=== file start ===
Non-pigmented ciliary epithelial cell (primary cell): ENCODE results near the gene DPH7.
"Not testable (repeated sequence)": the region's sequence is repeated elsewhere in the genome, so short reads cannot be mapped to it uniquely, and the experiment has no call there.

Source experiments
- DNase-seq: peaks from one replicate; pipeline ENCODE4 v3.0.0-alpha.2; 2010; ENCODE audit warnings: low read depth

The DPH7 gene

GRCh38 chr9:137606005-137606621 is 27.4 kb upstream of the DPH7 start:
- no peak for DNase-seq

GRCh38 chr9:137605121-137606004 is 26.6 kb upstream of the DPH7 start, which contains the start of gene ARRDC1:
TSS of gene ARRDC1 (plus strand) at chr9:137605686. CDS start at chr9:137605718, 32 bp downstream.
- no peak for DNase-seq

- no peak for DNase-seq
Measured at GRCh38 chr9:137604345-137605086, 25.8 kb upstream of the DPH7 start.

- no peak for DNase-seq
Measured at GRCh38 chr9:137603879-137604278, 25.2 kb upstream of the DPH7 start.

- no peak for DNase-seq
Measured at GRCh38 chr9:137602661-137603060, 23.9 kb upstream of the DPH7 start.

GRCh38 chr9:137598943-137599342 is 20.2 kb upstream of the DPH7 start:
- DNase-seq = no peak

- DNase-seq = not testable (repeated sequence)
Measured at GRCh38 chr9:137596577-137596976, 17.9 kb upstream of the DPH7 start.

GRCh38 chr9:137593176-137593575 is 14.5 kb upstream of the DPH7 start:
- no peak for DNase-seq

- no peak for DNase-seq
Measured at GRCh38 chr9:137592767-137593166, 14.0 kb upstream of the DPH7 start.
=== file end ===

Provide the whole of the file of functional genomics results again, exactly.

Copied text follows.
Non-pigmented ciliary epithelial cell (primary cell): ENCODE results near the gene DPH7.
"Not testable (repeated sequence)": the region's sequence is repeated elsewhere in the genome, so short reads cannot be mapped to it uniquely, and the experiment has no call there.

Source experiments
- DNase-seq: peaks from one replicate; pipeline ENCODE4 v3.0.0-alpha.2; 2010; ENCODE audit warnings: low read depth

The DPH7 gene

GRCh38 chr9:137606005-137606621 is 27.4 kb upstream of the DPH7 start:
- no peak for DNase-seq

GRCh38 chr9:137605121-137606004 is 26.6 kb upstream of the DPH7 start, which contains the start of gene ARRDC1:
TSS of gene ARRDC1 (plus strand) at chr9:137605686. CDS start at chr9:137605718, 32 bp downstream.
- no peak for DNase-seq

- no peak for DNase-seq
Measured at GRCh38 chr9:137604345-137605086, 25.8 kb upstream of the DPH7 start.

- no peak for DNase-seq
Measured at GRCh38 chr9:137603879-137604278, 25.2 kb upstream of the DPH7 start.

- no peak for DNase-seq
Measured at GRCh38 chr9:137602661-137603060, 23.9 kb upstream of the DPH7 start.

GRCh38 chr9:137598943-137599342 is 20.2 kb upstream of the DPH7 start:
- DNase-seq = no peak

- DNase-seq = not testable (repeated sequence)
Measured at GRCh38 chr9:137596577-137596976, 17.9 kb upstream of the DPH7 start.

GRCh38 chr9:137593176-137593575 is 14.5 kb upstream of the DPH7 start:
- no peak for DNase-seq

- no peak for DNase-seq
Measured at GRCh38 chr9:137592767-137593166, 14.0 kb upstream of the DPH7 start.